One of the most interesting diseases I have come across in nursing is esophageal varices.  These are swollen veins in the lining of the lower esophagus near the stomach.  They are usually caused by liver failure, cirrhosis or other conditions that result in reduced blood flow through the liver.  This reduced blood flow causes blood to back-up into veins in the esophagus and stomach forming varices.  Swollen veins in the esophagus or stomach resemble the varicose veins that some people have in their legs.  The enlargement causes the walls of the veins to stretch and become fragile.  Because the veins in the esophagus are so close to the surface of the esophagus, swollen veins in this location can rupture and cause dangerous bleeding. 

          Esophageal varices almost always occur in people who have cirrhosis of the liver. Experts say that 85% of cirrhosis patients have the disorder.  Cirrhosis causes scarring of the liver, which slows the flow of blood through the liver.  Scarring causes blood to back up in the portal vein, the main vein that delivers blood from the stomach and intestines to the liver.  This “back up” causes high blood pressure in the portal vein and other nearby veins, and this is called portal hypertension.  The backup of blood forces veins to enlarge in the vicinity of the stomach and esophagus.  Esophageal varices usually have enlarged, irregularly shaped bulbous regions that are referred to as varicosities and they are interrupted by narrower regions.  Because the blood pressure inside the varices is higher than inside normal blood vessels, and the walls of the vessels (and esophagus) are thin, the veins rupture easily and can bleed profusely.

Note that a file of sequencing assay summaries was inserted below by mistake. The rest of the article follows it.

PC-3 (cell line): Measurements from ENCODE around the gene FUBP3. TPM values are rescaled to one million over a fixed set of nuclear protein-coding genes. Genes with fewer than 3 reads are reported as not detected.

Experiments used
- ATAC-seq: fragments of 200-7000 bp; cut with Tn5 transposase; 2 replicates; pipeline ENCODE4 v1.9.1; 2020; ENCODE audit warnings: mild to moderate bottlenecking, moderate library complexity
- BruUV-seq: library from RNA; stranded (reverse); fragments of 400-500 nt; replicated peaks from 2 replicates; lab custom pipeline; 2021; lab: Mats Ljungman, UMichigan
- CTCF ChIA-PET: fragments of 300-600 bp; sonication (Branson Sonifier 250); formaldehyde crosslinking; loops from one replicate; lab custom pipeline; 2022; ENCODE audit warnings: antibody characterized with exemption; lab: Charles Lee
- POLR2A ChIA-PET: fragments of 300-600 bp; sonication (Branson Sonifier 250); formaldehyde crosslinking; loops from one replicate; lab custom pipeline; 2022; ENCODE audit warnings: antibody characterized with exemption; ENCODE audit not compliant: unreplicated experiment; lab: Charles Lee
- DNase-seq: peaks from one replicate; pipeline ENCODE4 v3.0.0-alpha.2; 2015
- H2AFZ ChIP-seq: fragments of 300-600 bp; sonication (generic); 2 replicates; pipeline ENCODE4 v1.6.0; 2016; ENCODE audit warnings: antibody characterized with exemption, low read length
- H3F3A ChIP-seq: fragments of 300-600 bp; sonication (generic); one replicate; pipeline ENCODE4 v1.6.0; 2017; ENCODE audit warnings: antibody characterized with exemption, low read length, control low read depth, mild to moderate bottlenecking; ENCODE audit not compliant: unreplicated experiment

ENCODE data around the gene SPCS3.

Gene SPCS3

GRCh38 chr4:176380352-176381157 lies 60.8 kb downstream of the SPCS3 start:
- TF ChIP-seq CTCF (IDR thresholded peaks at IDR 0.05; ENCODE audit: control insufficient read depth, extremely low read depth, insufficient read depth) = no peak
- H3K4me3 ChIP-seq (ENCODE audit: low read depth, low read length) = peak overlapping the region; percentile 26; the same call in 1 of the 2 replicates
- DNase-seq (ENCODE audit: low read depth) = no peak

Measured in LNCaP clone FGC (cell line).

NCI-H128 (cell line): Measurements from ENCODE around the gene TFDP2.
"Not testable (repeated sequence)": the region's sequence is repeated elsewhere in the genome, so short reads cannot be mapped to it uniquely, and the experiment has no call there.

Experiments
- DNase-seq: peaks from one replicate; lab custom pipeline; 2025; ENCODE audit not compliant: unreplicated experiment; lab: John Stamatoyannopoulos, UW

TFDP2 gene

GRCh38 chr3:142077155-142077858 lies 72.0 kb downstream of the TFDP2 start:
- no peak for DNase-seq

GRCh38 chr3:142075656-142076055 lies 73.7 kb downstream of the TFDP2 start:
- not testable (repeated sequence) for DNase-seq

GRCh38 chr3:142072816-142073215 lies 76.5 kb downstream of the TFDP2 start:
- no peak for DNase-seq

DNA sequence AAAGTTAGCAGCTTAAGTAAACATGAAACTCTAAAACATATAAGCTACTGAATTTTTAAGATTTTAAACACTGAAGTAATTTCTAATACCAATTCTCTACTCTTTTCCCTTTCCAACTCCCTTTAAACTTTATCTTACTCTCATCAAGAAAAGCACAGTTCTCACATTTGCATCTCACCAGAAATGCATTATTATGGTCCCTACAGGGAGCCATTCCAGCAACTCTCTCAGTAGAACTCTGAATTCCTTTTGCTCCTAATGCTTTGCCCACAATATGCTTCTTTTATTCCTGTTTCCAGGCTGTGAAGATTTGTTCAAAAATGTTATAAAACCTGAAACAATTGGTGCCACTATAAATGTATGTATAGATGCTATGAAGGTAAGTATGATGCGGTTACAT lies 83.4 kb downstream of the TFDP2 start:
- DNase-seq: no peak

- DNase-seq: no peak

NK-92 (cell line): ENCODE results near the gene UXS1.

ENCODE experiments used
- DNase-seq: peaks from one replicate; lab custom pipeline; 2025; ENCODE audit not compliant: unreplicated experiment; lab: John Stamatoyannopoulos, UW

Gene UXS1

In order to understand the symptoms of this disorder, we need to look at symptoms from both esophageal varices and also the symptoms related to gastrointestinal bleeding.  Symptoms of esophageal varices may include difficulty swallowing, vomiting blood, vomiting material that looks like coffee grounds, blood in the stool (black stool, rectal bleeding, red or maroon stool) and anorexia.  Symptoms of gastrointestinal bleeding may include dizziness, rapid pulse, rapid breathing, low blood pressure, fainting, fatigue and pale skin.  The evaluation of esophageal varices begins with a medical history and physical examination.  Physical findings will include abnormally yellow skin or eyes, ascites (fluid in the abdomen), bruising of the skin, dark urine, pale skin from anemia, malnutrition, spider angiomas on the skin, varicose veins on the abdomen, severe hemorrhoids, liver enlargement, liver tenderness, blood in the stool, blood in the vomit, rapid pulse, low blood pressure, confusion, lethargy and signs of dehydration. 

          The diagnosis of esophageal varices is confirmed through testing.  Tests that may be used to evaluate esophageal varices include a liver profile, a complete blood count, a hepatitis panel, a coagulation profile, an espohagoscopy and an upper GI (gastrointestinal) endoscopy.  Treatment for esophageal varices involves reducing the risk of bleeding from the varices.  This includes avoidance of alcohol, medications to reduce the risk of bleeding and surgical procedures to stop variceal bleeding.  Bleeding from esophageal varices can be life threatening.  Patients can lose massive amounts of blood in a short time, causing extremely low blood pressure and shock.  If you vomit blood or notice blood in your stool, you should always seek immediate medical attention, especially if you have cirrhosis or a history of alcohol abuse or chronic hepatitis.  At least 50% of people who survive bleeding esophageal varices are at risk of more bleeding during the next one to two years.  The risk can be reduced by endoscopic and drug treatments.


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